Buffy Sainte-MariePublicity photo

You may be old enough to remember a time when tossing an empty pop can or candy wrapper from a moving car didn’t seem like a big deal. 

Modern-day environmentalism was largely a product of the counterculture movement of the 1960s. It was a time when the younger generation questioned the wisdom of the society they inherited — its relentless march towards industrialization, its zeal for war and its myriad racial and social injustices. 

So, when public service advertisement nicknamed the “Crying Indian” first aired on American TV in 1971, the timing couldn’t have been better. 

It showed an Indigenous man in full native garb paddling his canoe through increasingly littered waters. He comes ashore and walks by more litter, finally stopping at a highway. Someone tosses empty food wrappers out a car window and they land at his feet. 

The camera pans up and zooms in on his face, where a single tear has formed under his right eye. 

The message, bolstered by a narrated script, is pretty simple: we’re ruining our natural environment with our garbage. Show some respect. Smarten up. Don’t litter. 

The ad ran for several years and included a poster campaign. It even won awards. But there’s a deception behind it few people realized at the time. 

It was produced by a group called Keep America Beautiful, a consortium not of environmentally conscious agencies but of members of the food and beverage industry, the very industry that was creating so much solid waste in the first place. 

At the time, these companies were fighting calls for more environmentally conscious policies such as biodegradable packaging and bottle returns. Thus, the true goal of the ad was really to shift the focus away from the industry’s accountability and onto the personal responsibility of consumers. 

Shell game 

The Crying Indian ad has been cited by climatologist Michael Mann, among others, to demonstrate how fossil fuel companies are now trying to do the same thing: discourage environmental policies that affect them directly and instead get people thinking more about their own carbon footprints. 

The latter is important but, without stronger regulations and disincentives for the fossil fuel industry, not nearly sufficient to fight climate change.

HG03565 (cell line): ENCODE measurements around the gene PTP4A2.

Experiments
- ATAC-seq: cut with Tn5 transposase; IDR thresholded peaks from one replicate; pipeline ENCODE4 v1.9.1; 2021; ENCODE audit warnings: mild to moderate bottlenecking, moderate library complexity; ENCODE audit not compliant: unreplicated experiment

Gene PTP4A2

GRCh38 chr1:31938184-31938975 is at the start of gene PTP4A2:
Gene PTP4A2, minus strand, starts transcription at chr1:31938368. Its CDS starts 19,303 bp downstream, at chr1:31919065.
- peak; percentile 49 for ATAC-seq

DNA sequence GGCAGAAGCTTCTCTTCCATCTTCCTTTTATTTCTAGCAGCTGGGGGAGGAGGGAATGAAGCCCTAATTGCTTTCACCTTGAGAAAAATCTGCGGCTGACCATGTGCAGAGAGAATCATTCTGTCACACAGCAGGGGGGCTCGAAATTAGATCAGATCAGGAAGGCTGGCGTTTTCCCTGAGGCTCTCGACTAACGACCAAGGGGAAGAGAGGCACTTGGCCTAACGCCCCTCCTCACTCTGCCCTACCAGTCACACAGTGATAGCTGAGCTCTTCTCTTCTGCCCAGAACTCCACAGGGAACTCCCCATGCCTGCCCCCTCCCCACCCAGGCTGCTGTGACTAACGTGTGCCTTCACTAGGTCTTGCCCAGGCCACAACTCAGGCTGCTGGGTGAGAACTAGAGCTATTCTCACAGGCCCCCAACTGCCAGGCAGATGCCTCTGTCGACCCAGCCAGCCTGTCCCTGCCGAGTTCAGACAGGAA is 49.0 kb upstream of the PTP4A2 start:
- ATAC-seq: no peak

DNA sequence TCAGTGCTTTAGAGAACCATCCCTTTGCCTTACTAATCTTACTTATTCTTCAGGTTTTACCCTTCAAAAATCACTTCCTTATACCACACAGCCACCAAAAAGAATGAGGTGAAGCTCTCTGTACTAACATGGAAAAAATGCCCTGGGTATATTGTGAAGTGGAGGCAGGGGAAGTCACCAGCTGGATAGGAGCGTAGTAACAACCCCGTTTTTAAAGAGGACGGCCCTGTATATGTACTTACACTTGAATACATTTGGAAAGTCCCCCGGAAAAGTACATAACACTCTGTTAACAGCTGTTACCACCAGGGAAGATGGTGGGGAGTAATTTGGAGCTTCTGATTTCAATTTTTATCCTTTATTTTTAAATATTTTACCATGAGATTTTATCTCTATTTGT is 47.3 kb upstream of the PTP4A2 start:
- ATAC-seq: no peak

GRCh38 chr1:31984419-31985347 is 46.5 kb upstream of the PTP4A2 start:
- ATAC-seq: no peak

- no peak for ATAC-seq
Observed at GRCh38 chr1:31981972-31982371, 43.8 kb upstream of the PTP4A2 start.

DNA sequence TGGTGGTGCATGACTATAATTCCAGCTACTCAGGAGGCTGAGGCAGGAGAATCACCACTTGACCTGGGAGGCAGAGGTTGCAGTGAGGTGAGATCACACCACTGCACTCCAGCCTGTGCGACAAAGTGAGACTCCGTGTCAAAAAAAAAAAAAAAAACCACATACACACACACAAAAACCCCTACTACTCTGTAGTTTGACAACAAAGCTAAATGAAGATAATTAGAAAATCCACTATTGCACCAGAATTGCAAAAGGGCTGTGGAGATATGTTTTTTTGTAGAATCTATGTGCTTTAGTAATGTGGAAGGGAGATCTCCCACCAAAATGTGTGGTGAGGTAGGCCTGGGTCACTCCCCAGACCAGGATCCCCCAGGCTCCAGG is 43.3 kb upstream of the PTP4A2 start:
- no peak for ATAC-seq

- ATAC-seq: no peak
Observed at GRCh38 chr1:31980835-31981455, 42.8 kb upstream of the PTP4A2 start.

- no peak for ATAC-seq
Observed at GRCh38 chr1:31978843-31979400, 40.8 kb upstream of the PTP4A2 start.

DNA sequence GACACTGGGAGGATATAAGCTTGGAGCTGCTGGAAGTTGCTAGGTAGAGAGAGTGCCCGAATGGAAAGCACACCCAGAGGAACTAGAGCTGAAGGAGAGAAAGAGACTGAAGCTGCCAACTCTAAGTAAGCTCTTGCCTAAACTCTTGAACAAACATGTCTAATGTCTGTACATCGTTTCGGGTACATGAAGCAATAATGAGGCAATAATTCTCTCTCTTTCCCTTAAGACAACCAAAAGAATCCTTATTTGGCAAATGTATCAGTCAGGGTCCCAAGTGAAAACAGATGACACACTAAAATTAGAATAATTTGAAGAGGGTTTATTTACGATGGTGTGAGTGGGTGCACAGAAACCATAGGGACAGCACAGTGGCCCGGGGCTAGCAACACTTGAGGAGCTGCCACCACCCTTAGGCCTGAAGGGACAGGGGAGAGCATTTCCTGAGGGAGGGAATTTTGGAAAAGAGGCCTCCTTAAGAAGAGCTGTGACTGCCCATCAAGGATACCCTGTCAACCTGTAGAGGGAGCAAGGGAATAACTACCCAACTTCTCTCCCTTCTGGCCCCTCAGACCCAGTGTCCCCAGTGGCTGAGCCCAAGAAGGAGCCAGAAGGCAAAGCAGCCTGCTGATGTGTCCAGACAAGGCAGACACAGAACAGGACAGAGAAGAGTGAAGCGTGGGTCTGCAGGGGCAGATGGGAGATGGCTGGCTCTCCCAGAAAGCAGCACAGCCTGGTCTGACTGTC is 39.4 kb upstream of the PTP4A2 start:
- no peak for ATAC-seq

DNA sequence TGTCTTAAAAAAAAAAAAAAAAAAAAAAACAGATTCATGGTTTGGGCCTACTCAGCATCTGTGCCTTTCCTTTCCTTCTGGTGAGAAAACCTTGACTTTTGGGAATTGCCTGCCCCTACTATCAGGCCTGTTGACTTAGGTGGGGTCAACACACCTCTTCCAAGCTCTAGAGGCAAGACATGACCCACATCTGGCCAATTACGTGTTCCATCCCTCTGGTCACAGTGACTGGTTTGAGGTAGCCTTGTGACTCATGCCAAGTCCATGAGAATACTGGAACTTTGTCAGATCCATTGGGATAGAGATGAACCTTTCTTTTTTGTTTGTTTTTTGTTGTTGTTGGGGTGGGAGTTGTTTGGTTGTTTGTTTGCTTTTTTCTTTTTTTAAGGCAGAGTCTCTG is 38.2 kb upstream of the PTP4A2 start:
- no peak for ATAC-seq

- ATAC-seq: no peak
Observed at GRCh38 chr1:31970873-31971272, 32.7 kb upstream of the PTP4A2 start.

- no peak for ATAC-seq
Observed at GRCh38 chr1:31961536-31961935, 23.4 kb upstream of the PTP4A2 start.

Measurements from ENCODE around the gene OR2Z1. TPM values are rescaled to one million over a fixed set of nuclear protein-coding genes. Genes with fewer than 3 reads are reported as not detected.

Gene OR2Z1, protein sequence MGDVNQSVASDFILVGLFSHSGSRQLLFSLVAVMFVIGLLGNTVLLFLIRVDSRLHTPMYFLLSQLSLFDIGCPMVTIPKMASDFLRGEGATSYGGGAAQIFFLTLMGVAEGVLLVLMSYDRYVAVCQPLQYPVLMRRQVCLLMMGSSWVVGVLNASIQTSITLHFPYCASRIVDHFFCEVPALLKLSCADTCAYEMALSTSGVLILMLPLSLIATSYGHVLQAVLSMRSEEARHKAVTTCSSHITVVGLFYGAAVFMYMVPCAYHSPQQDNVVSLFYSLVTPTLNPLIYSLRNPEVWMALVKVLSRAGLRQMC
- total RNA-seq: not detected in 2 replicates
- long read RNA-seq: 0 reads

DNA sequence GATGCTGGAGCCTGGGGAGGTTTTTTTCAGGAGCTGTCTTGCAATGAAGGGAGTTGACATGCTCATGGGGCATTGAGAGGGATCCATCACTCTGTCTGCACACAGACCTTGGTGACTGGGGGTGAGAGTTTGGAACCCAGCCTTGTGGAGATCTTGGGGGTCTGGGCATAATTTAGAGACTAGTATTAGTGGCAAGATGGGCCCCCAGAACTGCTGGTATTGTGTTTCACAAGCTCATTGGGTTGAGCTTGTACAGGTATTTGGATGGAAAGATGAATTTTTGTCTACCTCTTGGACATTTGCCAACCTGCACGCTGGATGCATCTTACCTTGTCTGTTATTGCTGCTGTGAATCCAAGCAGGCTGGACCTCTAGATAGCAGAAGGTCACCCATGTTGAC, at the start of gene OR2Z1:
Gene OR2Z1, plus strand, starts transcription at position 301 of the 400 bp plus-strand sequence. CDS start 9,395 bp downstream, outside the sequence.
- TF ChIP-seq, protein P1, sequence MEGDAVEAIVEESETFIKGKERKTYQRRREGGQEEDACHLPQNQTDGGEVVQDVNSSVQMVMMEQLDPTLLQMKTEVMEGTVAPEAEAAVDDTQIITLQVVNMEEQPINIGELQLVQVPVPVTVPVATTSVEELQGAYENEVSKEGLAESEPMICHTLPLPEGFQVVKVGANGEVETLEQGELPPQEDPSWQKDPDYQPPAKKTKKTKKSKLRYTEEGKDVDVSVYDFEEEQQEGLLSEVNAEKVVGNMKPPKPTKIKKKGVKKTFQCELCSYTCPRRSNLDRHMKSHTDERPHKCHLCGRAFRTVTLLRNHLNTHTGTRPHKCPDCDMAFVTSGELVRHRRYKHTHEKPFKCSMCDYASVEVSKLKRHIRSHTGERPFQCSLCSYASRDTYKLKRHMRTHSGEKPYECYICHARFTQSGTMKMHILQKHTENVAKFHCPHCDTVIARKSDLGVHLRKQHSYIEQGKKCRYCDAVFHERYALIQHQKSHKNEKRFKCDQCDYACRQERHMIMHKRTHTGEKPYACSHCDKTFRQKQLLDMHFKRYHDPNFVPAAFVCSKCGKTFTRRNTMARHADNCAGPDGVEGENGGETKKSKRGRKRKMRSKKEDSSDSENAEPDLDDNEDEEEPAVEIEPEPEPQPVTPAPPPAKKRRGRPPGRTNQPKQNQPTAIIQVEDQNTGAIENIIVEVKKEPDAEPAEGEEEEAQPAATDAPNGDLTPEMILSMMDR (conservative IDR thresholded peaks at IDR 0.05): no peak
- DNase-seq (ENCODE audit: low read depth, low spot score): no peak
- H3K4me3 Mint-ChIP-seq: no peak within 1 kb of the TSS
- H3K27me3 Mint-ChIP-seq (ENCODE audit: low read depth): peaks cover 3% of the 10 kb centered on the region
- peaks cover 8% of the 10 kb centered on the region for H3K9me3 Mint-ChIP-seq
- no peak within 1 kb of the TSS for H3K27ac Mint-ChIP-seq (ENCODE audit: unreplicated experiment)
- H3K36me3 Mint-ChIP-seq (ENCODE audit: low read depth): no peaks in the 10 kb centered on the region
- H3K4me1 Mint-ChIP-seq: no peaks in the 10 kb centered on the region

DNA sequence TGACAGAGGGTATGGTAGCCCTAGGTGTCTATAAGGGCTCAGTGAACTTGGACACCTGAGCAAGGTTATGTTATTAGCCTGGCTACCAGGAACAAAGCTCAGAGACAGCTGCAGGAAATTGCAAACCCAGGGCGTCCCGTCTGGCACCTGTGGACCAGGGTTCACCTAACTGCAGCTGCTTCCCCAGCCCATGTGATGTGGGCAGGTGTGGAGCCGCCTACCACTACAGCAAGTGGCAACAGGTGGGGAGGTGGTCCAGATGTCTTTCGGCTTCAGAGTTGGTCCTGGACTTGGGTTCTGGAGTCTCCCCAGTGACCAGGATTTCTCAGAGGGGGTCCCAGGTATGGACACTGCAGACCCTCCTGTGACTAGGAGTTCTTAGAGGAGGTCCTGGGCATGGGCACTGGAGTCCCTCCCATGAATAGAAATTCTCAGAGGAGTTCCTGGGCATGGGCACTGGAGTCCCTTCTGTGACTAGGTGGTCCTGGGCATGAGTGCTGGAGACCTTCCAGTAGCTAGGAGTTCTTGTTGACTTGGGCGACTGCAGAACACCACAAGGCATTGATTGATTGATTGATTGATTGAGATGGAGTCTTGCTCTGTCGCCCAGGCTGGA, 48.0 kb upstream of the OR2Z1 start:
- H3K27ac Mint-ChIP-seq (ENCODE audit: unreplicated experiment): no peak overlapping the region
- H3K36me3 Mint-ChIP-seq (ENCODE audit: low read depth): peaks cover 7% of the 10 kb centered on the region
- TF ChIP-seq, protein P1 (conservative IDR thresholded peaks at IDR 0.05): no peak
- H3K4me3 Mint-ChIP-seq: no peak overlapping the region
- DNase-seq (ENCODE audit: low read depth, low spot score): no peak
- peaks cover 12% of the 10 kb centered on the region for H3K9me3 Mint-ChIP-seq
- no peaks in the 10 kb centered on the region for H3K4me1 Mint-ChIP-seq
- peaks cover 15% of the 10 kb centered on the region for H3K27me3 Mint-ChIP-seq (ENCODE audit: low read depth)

The Crying Indian ad contained another deception that’s instructive in light of a recent exposé by thw CBC about folk-singing superstar Buffy Sainte-Marie. 

The public broadcaster revealed in an online article and in last week’s episode of The Fifth Estate that Sainte-Marie apparently was not adopted from the Piopot tribe in Saskatchewan as she has long claimed. 

The report was backed up with a birth record indicating she was actually born in Massachusetts to the couple she claimed were only her adoptive parents. 

The story has elicited a torrent of pain and anger from Sainte-Marie’s fans, many of whom either refuse to believe the allegations or question the motive for causing unnecessary grief for the octogenarian singer. 

Hollywood star 

As you may have guessed by now, the actor who played the Crying Indian in those TV commercials 50 years ago was also not Indigenous. 

Iron Eyes Cody frequently appeared on screen in character as a Native American and embodied the persona in real life. But he was actually of Italian descent. His birth name was Espera Oscar de Corti. (Sainte-Marie’s adoptive and/or birth parents were also Italian American.) 

It wasn’t uncommon for non-natives to play Indigenous roles in films at the time. In fact, it was more the rule than the exception. 

That practice has evolved over time, as has the way in which Indigenous characters are recruited and portrayed.